If this process of transformation were not continually going on, our fires would cease to burn, our machines stop working, and all animal and vegetable life would perish. "The whole of active life is simply transformations of energy." Wherever two particles of matter fall together, whenever a drop of rain falls to the earth, whenever an atom of carbon combines with an atom of oxygen in the furnace, we must look upon it as so much energy let down, the greater part of which is dissipated and lost to human good. But it may easily be seen that this degradation of energy is not restricted to the earth alone, for among natural forces we recognize—
1. The energy of fuel, under which we include the energy of food, as being simply the fuel of an animated machine.
2. The energy of a head of water.
3. The natural motions of air and water.
4. The tides and trade-winds.
5. The very inconsiderable mechanical effect derived from the combustion of native sulphur, and from meteoric sources. The first three are wholly due to the sun, and the fourth in part, so that by far the greater amount of our available energy is derived from the sun. "For it is he who separates the carbon from the oxygen of the carbonic acid and enables them to combine again, whether in the furnace of the steam-engine or in the animal body." It is he who sets the air in motion, and raises up the water whose fall is to turn the wheels of our mills. We are thus receiving a constant supply of energy from the sun, and his must be diminished in a corresponding degree.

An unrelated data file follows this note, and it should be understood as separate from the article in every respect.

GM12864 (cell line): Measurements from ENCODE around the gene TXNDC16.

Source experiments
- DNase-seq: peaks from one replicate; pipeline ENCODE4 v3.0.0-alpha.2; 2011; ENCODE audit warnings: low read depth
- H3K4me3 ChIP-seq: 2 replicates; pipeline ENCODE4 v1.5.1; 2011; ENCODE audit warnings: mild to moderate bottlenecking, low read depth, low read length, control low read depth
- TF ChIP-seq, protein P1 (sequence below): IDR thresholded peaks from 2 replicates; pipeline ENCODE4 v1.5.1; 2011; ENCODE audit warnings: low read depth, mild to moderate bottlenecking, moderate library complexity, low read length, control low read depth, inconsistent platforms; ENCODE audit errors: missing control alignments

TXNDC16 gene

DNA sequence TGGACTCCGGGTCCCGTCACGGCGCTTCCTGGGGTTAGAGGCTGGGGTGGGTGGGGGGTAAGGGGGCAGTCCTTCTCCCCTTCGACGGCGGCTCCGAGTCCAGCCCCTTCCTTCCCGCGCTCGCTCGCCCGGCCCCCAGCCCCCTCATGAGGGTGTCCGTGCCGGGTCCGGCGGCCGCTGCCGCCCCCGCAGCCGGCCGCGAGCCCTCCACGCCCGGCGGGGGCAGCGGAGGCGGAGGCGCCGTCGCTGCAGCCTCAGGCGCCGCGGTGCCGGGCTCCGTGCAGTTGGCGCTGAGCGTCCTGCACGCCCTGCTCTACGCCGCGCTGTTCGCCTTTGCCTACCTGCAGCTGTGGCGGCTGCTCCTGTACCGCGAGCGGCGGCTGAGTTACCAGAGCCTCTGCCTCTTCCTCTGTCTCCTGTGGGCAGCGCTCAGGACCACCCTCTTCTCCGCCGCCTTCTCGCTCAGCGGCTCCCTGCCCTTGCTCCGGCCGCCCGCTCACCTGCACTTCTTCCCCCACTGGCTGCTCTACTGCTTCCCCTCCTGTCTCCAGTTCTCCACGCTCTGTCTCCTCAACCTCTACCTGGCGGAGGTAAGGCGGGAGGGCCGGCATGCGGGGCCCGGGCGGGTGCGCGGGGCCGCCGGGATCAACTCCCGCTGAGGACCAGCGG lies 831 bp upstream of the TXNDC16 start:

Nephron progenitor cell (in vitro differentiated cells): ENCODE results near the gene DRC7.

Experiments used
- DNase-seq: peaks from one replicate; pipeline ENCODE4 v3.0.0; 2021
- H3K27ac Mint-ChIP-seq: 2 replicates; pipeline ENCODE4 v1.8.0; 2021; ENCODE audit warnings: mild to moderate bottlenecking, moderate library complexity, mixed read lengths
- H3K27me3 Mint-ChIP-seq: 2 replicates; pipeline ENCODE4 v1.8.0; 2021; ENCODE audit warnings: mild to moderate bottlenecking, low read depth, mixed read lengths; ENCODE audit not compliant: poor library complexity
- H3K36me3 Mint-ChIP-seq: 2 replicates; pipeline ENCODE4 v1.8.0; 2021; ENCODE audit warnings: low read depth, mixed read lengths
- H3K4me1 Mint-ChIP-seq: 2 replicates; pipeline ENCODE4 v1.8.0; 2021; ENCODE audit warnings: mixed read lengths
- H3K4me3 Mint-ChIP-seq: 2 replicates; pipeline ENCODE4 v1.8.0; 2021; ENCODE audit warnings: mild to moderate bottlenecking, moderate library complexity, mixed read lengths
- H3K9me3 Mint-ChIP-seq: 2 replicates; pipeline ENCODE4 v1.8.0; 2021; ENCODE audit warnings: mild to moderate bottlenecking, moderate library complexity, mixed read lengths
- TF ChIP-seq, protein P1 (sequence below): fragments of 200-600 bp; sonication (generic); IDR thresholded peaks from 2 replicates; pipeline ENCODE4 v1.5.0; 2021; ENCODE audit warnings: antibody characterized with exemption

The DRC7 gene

But, not content with what we receive, we dig down into the bowels of the earth and exhaust our own. There can be no doubt as to the final result to which this universal tendency points. Long after the earth has become uninhabitable, it may be, the kinetic energy of every planet of our system being frittered away into heat by friction on the ethereal medium, they shall find their way, one by one, into the sun's mass, thus giving him the energy by which he will work on for long ages after they are defunct; while he, in his turn, with all his accumulated mass, will precipitate himself into the center of some larger system: and this process will go on till, after various oscillations throughout, perhaps, infinite ages, the whole material universe is accumulated in a single mass, which will then go on radiating its heat into space till it becomes a black, cold, and lifeless mass.
This universal tendency of energy to concentrate, or rather to scatter itself into the least available form, is simply what has been called "the dissipation of energy," and may be said to be the complement of the availability of energy, and, like it, finds its basis and explanation in that molecular constitution of the material universe which renders it impossible for any amount of energy, which has once distributed itself among the immense number of molecules in any body, ever, of itself, to rise again to a more tangible and available condition.